As reported by Builders Online, the U.S. Department of Housing and Urban Development (HUD) published guidance recently regarding criminal background checks for housing providers, focusing on 'disparate impact' discrimination. According to a post by the California-based real estate law firm of Kimball, Tirey & St. John, LLP, "Disparate impact occurs when a landlord has a policy or practice that is neutral (i.e., non-discriminatory) on its face and applies equally to all applicants and/or residents, but its application has a discriminatory effect on one or more of the protected classes. In order to successfully defend a claim of discrimination, the landlord must be able to show that this policy or practice is necessary in order to achieve a non-discriminatory business objective, and that there is no less discriminatory alternative that would achieve that business objective."
It's worth highlighting that a “guidance” from a federal agency is not law, and HUD’s language appears focused on landlords and rentals. But, if the guidance is a warning of how the feds may want to handle housing discrimination in the future, co-op and condo boards might want to pay attention.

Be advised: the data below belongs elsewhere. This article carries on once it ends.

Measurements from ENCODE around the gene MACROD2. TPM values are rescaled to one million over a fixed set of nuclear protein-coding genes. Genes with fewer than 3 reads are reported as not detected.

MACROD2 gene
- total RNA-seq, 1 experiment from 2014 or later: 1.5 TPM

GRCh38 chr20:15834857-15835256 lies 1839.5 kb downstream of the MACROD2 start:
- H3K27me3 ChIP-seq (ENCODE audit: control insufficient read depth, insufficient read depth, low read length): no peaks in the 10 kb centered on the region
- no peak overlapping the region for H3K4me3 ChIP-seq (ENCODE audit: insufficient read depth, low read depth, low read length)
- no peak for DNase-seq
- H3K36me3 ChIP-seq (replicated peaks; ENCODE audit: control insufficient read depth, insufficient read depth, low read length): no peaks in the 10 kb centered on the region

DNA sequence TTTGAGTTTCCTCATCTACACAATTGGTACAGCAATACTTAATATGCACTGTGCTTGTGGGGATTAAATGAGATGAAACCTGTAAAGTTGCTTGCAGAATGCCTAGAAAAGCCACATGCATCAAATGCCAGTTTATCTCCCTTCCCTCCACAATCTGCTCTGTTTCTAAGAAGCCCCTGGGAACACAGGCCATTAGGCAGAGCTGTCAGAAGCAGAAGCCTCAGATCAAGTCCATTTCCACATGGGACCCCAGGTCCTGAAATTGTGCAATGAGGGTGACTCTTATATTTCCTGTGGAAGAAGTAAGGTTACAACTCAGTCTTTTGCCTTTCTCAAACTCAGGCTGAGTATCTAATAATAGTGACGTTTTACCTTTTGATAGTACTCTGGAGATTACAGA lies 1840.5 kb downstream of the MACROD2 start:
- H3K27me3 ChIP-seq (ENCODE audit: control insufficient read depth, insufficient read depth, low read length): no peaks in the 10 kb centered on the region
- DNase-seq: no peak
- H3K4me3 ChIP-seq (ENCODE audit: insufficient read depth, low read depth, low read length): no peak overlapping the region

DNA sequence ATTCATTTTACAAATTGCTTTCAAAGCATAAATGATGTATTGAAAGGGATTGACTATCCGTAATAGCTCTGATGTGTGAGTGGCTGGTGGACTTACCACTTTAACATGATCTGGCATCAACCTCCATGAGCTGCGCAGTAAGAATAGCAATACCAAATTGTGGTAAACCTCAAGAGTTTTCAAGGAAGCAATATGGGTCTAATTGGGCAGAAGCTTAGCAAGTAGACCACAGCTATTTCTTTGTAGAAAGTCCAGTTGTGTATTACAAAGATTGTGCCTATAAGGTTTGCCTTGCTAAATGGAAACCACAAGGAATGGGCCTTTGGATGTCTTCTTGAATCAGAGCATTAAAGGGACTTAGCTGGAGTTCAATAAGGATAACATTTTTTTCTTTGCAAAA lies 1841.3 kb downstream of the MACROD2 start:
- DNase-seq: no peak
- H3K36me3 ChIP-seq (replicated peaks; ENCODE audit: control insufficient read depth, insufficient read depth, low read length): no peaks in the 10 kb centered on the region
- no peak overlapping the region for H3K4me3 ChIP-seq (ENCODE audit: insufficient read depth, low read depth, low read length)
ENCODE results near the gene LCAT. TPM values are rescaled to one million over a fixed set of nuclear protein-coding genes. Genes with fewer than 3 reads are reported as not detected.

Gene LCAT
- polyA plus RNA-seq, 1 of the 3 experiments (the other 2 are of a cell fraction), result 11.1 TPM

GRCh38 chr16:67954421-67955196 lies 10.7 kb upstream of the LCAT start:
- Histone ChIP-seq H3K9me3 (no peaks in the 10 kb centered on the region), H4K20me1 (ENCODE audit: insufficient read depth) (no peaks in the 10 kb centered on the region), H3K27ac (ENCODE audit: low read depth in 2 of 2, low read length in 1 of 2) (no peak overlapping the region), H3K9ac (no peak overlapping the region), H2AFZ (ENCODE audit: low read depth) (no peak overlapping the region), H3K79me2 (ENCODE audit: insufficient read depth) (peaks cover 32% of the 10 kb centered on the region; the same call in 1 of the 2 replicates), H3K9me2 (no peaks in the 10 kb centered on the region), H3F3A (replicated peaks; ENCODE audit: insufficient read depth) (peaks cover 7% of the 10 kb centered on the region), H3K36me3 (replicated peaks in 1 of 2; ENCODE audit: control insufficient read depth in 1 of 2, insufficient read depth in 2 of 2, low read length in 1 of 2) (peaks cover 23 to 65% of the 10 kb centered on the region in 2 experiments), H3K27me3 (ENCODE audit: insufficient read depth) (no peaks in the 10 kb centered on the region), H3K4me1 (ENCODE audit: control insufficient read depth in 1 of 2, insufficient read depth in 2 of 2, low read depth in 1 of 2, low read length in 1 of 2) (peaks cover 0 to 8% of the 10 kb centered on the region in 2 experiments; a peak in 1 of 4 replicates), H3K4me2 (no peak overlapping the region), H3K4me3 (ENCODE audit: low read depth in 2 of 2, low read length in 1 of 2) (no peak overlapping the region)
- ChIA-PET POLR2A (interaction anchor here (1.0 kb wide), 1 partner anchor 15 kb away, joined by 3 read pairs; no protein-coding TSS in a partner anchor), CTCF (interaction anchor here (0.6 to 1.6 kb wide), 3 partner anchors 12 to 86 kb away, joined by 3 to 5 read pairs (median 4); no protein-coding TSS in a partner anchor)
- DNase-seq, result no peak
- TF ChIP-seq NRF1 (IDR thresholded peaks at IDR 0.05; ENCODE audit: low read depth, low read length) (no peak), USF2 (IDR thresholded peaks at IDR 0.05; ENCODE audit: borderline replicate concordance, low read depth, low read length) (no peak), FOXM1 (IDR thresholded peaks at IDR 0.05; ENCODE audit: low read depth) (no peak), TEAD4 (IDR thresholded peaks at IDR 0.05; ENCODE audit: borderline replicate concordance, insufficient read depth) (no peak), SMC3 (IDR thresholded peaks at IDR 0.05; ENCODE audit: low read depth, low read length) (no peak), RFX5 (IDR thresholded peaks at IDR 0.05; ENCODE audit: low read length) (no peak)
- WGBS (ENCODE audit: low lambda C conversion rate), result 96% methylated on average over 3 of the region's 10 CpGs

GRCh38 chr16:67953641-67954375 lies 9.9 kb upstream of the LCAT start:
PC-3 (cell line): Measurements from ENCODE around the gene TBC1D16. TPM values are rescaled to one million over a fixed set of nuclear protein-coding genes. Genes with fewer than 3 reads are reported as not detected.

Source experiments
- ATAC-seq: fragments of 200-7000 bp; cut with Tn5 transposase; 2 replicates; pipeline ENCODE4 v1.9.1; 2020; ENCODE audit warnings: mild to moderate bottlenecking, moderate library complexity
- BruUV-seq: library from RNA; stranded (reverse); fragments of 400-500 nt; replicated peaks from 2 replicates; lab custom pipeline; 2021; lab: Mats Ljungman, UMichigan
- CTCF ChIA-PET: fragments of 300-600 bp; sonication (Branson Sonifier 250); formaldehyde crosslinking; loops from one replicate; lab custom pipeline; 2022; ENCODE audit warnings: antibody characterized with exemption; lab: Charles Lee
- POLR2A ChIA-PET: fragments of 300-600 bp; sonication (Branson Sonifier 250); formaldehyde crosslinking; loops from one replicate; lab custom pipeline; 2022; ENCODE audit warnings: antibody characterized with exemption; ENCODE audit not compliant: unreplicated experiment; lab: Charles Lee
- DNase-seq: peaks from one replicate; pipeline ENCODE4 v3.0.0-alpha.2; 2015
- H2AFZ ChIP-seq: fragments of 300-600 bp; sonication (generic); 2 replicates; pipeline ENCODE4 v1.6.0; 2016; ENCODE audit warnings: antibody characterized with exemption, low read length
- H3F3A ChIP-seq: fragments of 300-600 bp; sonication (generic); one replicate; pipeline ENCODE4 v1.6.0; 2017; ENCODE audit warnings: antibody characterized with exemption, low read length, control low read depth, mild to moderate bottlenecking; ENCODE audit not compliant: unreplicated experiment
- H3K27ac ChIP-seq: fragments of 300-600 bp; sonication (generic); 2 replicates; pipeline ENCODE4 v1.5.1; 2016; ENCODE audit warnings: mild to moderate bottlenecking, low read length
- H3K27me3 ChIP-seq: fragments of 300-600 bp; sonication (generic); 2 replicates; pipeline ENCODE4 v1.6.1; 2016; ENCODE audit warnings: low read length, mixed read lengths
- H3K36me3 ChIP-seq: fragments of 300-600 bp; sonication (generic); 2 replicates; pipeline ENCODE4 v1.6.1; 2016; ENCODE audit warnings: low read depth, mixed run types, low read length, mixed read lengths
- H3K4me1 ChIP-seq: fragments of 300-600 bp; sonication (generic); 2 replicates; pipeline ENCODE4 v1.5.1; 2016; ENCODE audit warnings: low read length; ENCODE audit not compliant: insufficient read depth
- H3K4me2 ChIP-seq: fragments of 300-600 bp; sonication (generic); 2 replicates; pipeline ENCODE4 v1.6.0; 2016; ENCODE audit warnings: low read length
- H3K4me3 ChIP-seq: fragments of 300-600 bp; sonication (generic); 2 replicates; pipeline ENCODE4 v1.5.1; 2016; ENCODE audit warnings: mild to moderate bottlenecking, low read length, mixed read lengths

Accept or Reject
"In a rental situation, you fill out an application, check some boxes, they run a check, then they rent to you or they do not," says Ira Brad Matetsky, Esq., a partner with the Manhattan-based law firm of Ganfer & Shore, LLP. "A co-op board, assuming that the applicant meets the basic screening, is going to want to interview a candidate, and then is going to make an 'accept' or 'reject' decision, typically without offering reason for the latter. In fact, lawyers routinely counsel boards not to provide that information. Boards have broad discretion to accept or reject for what the court refers to as good reasons, bad reasons, or no reason at all."
Now, while that may make it sound as if co-ops have carte blanche to reject anyone on a whim, there are protected categories, including race, religion, family status, sexual orientation and disability, by which a board cannot make a dismissal. According to T. Austin Brown, founder and principal attorney at The Austin Brown Law Firm in New York City, a decision made based on a discriminatory reason:
is unlikely to be unanimous, and will leave someone on the board unhappy with the decision to deny someone for that reason, which may prove to be ground zero for opening an association to legal risk.